What about other MTV shows or versions?
We only have the capability to cover the original U.S. version of 120 Minutes and Subterranean in this archive. We would love to see other people create archives of the UK version, the MTV Classic version, or other historic MTV shows, like Yo! MTV Raps and Headbangers Ball—maybe you could be that hero. For complete archives of Total Request Live, visit our friends at The TRL Archive.
Do you sell or trade any recordings?
We don’t have any VHS tapes, DVDs, or digital recordings of 120 Minutes. All of our playlists come from volunteer contributors who transcribed their own tapes, and for their privacy, we can’t hook you up with them. If you have recordings, we encourage you to digitize them and share them with the world on YouTube or at the Internet Archive.
Can you identify this video I’m thinking of?
While we wish we could help you remember the name of that music video you once saw on 120 Minutes, we can’t. You know who can, though? The internet’s hive mind. There are communities set up at Reddit and MetaFilter just for this purpose. Try posting on one of them—best of luck.
When we tell you this is “the independent, critically acclaimed, definitive library of music video nostalgia”, we mean it. Here’s some of the press we’ve received.
BuzzFeed — Julie Gerstein, Senior Lifestyle Editor“A brave, crazy genius and a team of volunteers dug through hundreds of hours of tape to create this archive. Take a perusal and try not to lose the next ten hours of your life. It will throw you into a nostalgia k-hole.”The New York Times — Jon Caramanica, Television Critic“The site devoted to the first run of the show that thrived by exploiting the large window of obscurity between new bands’ first songs and their wide embrace—if they ever got there.”NPR — Sarah Handel, Producer and Senior Editor“Something amazing now exists: The 120 Minutes Archive. It’s an absolute treasure. Click over—but only if you’ve got some significant time to spend. I know I could spend all day going through it.”The New Yorker — Troy Patterson and Doreen St. Félix, Staff Writers“The metamorphosis of alternative rock, assembled with obsessive love and exhaustive links. To play along and sequence your viewing as the network did is to discover wonderful juxtapositions, while admiring a variety of lo-fi visual styles developed under low-budget constraints.”MTV — Brett Smiley, Staff Writer“Thanks to the gigantic 120 Minutes Archive, you’ll enjoy information about the show that you probably didn’t know or may have forgotten.”The A.V. Club — Rob Dean, “Great Job, Internet!”“Luckily, this being the internet, there is work being done to preserve this legacy, even when MTV veered away from playing music videos entirely. It’s interesting to see how the vibe changed with each new fad in music and how far the ‘alternative’ label could be stretched over 27 years.”Entertainment Weekly — Mike Bruno, “Site Of The Day”“Be careful: what started out as an innocent reminiscing on my former love of the Sugarcubes has turned into an hour-long marathon of clicking Sonic Youth, Cure, and Primus videos. Impressive, obsessive, and sure to remind you of a really bad haircut.”USA Today — Jayme Deerwester, Entertainment Reporter“If your favorite member of Generation X has had a hard time focusing on work, now you know why: it’s this lovingly catalogued compendium of MTV’s influential, wayward home for college and alternative music.”VICE — Editorial, “Noisey: Music by VICE”“120 Minutes now has an iconic place in the hallowed halls of music history. Get stoned and relive your late-night TV watching youth.”Mental Floss — Chris Higgins, Pop Culture Writer“Imagine my joy when a new website began cataloging videos featured on 120 Minutes. The 120 Minutes Archive has entertained me for hours.”Paper Magazine — Elizabeth Thompson, Executive Editor“Any alternateen worth their ringer tees was obsessed with MTV’s weekly alt video show. So cancel your plans, say goodbye to the day: The 120 Minutes Archive is a wonderland.”HuffPost — Michael Calderone, Senior Media Reporter“For all those who recall taping episodes of 120 Minutes, the seminal late-night show that introduced a generation of moody teens to the Pixies.”The Stranger — Mike Nipper, Music Editor“Even for all my thread-chasing, record-nerd pretense, I was quite shocked this exhaustive trove of alternative history exists. For even the casual music listener, The 120 Minutes Archive is worth a peek.”The Village Voice — Michael Tedder, Music Editor“MTV executives point to the extensive amount of 120 Minutes information on the web (here’s Exhibit A) as proof that there’s still interest in the show.”T-Mobile — Editorial, “Electronic Beats”“Meet your alternative heroes from the late ’80s to the early ’00s in this rare compilation of memories, which were so close to being lost forever.”MetaFilter — Charles Vestal, Contributing Writer“This should be enough to crush you under a wave of nostalgia and longing for the days when MTV was what it says on the tin.”iHeartRadio — Sara Sheltz, Staff Writer“Beware, because you might lose a little more than the next 120 minutes of your life browsing the archive. There’s so much to see.”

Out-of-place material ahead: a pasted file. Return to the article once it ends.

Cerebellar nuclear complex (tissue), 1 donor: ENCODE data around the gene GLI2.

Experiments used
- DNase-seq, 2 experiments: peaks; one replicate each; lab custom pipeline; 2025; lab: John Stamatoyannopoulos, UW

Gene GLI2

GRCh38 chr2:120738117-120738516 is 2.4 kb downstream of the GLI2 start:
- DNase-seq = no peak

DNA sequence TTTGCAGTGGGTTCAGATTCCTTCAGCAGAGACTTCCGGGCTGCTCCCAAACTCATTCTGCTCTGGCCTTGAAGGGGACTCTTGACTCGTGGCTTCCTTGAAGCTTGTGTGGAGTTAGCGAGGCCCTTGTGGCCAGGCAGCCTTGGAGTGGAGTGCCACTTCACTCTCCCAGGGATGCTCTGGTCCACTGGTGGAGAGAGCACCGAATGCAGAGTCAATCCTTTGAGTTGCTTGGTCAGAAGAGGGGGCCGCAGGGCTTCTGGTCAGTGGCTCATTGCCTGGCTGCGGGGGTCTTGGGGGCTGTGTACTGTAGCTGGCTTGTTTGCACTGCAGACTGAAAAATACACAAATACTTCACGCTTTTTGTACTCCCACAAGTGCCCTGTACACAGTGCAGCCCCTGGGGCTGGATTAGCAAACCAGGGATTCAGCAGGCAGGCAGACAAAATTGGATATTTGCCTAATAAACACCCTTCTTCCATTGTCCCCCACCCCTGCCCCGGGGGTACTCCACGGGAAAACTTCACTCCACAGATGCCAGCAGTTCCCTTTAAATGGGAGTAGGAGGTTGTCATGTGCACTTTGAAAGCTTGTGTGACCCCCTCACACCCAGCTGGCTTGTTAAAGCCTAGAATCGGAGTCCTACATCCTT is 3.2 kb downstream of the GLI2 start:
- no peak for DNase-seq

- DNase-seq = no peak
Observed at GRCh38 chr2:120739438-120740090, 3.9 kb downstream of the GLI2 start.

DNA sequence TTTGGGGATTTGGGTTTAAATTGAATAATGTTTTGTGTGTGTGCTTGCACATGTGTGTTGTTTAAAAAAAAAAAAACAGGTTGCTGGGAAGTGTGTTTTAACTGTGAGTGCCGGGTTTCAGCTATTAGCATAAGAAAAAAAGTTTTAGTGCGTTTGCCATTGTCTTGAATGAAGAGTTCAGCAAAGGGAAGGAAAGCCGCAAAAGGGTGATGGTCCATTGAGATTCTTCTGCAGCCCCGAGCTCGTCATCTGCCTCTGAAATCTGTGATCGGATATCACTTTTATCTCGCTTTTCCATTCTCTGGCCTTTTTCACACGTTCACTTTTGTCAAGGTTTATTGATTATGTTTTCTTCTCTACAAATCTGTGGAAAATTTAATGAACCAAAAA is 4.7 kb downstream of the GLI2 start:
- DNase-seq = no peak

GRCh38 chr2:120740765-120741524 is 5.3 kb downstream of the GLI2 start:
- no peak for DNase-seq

For press inquiries, to get in touch about a feature that you’re currently working on, or to let us know about a published feature, email .
Here’s who we are and where to find us online. Feel free to reach out and follow us, or see above for information on how to contribute to the archive via email.
Who runs The 120 Minutes Archive?
Tyler Marie is the curator of The 120 Minutes Archive. She created this project in 2003 and has kept it going ever since because so many of you have reached out to her over the past 20 years to tell her how much the archive means to you. To keep up with Tyler, you can listen to her radio show and follow her on Instagram, Twitter, Bluesky, and Spotify.
Camille is the assistant editor of The 120 Minutes Archive, joining the project in 2023 to help update it and improve it with resources from the Internet Archive. You can listen to their radio show featuring post-punk and goth music.
The 120 Minutes Archive is a fully independent, non-commercial, and not-for-profit project created by Tyler Marie. This project is not owned or operated by MTV. Names, logos, and other trademarks are the intellectual property of their respective owners.